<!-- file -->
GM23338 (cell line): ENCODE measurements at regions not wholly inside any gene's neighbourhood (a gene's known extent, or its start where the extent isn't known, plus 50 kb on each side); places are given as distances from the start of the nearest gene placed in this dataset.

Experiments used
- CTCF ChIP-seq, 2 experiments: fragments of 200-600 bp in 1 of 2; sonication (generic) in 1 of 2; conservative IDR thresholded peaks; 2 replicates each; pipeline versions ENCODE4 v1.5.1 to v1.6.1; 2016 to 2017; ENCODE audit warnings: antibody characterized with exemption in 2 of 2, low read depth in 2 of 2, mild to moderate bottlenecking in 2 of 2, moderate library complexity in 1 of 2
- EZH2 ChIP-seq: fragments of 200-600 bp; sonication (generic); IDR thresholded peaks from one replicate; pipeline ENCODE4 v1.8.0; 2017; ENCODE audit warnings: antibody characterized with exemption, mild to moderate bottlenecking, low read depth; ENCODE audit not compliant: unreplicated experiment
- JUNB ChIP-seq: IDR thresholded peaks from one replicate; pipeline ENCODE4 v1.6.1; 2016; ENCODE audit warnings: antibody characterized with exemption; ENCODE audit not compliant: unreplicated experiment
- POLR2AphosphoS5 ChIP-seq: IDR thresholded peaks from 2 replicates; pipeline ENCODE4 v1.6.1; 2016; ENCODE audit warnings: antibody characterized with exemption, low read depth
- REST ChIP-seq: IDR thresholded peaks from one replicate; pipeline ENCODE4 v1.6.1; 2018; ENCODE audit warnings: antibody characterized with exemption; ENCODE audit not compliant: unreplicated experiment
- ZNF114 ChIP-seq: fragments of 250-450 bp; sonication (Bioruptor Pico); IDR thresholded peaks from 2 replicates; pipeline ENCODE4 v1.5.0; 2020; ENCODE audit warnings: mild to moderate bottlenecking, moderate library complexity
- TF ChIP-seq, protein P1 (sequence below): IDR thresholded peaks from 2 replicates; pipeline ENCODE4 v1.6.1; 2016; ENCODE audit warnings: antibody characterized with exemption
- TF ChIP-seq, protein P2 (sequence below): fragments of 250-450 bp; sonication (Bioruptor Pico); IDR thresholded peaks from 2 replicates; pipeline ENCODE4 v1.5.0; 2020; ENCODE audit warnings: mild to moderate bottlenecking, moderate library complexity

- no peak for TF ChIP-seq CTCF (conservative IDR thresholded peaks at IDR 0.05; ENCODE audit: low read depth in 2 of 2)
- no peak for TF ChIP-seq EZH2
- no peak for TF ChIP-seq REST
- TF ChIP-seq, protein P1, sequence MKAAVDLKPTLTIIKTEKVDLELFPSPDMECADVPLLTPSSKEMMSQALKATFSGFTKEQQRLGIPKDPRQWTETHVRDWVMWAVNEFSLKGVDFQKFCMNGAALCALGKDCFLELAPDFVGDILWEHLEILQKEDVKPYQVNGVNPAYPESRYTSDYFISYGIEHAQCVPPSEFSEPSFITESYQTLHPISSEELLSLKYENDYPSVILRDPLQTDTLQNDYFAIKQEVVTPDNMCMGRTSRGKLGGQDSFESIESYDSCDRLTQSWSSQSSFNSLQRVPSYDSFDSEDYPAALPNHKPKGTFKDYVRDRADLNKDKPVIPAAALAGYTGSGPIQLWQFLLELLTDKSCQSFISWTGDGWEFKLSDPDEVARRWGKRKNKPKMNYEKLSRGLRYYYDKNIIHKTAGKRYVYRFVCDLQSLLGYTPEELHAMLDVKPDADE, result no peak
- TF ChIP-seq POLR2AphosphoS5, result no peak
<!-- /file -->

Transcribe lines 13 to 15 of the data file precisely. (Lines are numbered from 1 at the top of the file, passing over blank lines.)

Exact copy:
- no peak for TF ChIP-seq REST
- TF ChIP-seq, protein P1, sequence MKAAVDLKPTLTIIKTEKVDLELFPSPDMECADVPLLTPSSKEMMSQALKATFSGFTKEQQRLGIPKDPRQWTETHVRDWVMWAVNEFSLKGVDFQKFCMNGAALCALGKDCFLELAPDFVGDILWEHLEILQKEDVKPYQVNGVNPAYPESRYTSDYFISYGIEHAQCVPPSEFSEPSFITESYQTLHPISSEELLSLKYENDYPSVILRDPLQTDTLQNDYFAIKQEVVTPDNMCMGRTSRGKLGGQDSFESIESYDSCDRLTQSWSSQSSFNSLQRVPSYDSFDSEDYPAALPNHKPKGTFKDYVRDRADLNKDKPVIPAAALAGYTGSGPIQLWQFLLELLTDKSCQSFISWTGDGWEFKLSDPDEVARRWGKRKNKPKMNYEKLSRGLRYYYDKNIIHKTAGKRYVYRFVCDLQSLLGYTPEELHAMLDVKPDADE, result no peak
- TF ChIP-seq POLR2AphosphoS5, result no peak